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Soar with Your Strengths: A Simple Yet Revolutionary Philosophy of Business and Management Paperback – December 9, 1995
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Top Customer Reviews
Again, nothing new here, but some really nice illustrations of material found in other books.
"Now, Discover . ." is a much more polished book than this. Better get that one. But you also need to read "First, Break All the Rules" to understand where "Now, Discover . ." is coming from. Having said that, if you read "First" and "Now", you can skip "Soar" - really.
This book challenges the absurdity of this common mistake and enlightens the reader to a strengths approach as it relates to carreer planning, interpersal relations, etc.
I would encourage anyone unhappy in their current carreer, anyone who wants success to come easy to them, or anyone who has a hand in managing the lifes, or carreers of others to read this book.
Lastly I would like to commend the author on his writting style. This book is truly a joy to read, and to the point.
Thank you Dr. Clifton for sharing this book with the world.
To open, the authors tell a fun parable "Let the Rabbits Run" which conveys the message of how important it is to focus on your strengths instead of trying to shore up your non-strengths (weaknesses). It tells a story of a rabbit that is going to school to become well-rounded, sound familiar? Moving along, the rabbit excels in hopping and running classes. However, the rabbit didn't do so well in swimming class. Flying class was even worse; he couldn't even get off the ground. He felt like a failure. Naturally, his parents reinforced the school's intent to create well-rounded students. And, the school counselor "helped" the rabbit by canceling his running and hopping classes and putting him in extra swimming and flying classes. Don't worry, there is a happy ending, courtesy of the Wise Old Owl.
Authors Clifton and Nelson offer an interesting book on how we, in business and in life, fail to focus on our strengths and manage our weaknesses. Consider how often the top salesperson is promoted into management, irrespective of actual leadership ability.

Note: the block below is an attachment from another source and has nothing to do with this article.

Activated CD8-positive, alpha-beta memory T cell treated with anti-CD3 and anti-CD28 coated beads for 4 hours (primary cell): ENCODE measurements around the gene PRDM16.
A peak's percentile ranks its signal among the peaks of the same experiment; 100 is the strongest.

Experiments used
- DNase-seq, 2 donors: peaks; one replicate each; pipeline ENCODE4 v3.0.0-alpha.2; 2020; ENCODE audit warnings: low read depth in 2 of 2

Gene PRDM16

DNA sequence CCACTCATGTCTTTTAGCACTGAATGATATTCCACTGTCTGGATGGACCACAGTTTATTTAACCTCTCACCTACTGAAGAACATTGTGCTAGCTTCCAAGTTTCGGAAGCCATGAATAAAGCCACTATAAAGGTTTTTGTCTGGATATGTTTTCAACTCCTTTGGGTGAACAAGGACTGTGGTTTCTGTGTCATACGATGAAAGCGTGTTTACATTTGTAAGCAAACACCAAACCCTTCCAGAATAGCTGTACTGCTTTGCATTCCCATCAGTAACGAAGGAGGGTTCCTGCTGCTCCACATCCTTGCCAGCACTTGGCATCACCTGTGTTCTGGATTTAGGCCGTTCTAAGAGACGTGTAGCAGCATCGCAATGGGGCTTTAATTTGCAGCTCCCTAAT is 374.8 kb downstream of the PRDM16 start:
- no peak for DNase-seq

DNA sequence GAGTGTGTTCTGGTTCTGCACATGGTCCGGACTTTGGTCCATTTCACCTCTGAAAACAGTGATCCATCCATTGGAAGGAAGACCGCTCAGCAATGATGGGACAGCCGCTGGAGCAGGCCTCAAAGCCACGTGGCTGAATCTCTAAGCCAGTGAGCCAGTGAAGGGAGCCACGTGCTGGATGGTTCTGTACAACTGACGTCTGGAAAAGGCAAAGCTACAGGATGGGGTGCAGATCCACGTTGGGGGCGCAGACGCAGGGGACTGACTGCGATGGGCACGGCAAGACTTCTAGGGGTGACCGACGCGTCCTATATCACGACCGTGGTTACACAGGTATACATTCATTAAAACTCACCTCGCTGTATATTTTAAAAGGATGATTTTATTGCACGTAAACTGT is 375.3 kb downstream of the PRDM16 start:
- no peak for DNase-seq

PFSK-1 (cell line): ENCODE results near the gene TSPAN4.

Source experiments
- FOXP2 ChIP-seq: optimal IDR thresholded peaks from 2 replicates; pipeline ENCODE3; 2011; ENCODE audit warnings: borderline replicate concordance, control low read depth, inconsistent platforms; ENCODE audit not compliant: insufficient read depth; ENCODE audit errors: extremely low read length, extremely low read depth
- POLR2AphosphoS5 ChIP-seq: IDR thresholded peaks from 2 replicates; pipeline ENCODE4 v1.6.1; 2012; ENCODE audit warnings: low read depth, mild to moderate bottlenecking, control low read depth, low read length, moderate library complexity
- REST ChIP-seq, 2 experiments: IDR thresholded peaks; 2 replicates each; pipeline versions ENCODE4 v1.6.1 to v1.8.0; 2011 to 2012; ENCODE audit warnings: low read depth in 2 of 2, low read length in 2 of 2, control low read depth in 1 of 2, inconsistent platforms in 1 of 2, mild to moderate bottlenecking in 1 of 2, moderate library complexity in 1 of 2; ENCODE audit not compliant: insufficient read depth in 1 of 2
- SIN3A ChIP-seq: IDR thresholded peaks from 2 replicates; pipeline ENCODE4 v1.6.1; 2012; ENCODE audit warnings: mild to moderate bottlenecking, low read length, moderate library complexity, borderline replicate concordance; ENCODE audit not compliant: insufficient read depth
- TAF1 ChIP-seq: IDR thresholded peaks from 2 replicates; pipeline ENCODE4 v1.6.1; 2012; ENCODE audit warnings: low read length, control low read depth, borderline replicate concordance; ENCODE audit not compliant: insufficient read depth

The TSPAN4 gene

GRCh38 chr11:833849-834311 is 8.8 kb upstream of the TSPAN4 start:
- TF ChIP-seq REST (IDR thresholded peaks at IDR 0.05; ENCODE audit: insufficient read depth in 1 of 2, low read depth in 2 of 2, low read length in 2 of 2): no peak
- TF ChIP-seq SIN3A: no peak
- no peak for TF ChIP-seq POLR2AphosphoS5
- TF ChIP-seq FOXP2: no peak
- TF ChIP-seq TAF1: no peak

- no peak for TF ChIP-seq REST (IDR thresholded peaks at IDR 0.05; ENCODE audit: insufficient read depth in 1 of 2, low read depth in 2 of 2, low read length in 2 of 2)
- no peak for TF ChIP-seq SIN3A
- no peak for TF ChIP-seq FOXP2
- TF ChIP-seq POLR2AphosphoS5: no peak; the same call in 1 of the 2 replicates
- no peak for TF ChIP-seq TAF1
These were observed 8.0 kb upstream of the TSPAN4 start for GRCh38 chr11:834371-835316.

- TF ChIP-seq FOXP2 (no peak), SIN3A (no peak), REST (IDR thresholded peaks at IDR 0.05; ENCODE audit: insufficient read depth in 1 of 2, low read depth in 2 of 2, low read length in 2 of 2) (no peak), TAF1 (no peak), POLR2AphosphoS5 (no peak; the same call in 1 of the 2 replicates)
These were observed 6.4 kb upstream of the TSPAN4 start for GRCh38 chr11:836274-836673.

The authors advocate "The Power Of One Simple Question" which is "What would happen if we studied what was right with people versus what's wrong with people?"
Applying the principles to my own life, I soon discovered that I too fell deeply into the trap of focusing on my non-strengths (weaknesses) instead of my strengths. In fact, there are some things I'm just better off not doing or at least delegating to others.
In summary, many insights are offered throughout this book.Read more ›
Most Recent Customer Reviews
Order this book on the suggestion of Pastor Kevin Gerald, also the author of good things. I really enjoyed the part of discovering your passion and strength. Read morePublished 4 months ago by FindingMoore
Have loved this one for years. Got this one for a friend who did me a favor. He's going to love it.Published 9 months ago by Richard Randolph Jr.
Outstanding Book! Everyone should Read & Apply this to their Lives & their Families! Of course the politicians in government does just the opposite which is why America has so... Read morePublished 12 months ago by R. Jones
I had to read this book for a class. It was one of the best motivational books I've read. I will definitely be rereading again and again as a reminder.Published 18 months ago by Sheree R. Mclean
Most people seem to confuse skills with strengths. This book will clear up this misunderstanding.
Everyone can profit from the information in this book - regardless of age,... Read more
This little book has a lot of information packed into it. I use it quite often in coaching others in how to use their natural talents to turn them into strengths. Read morePublished 23 months ago by Vickie Oakley
This book gave me a new perspective on dwelling over one's own weaknesses. I agree people need to know when to let go of things in life.Published on March 14, 2014 by Laday
I thought it would motivate my Granddaughter, but I doubt if she has even opened it.
Not the fault of the book. Just poor judgment on my part. Read more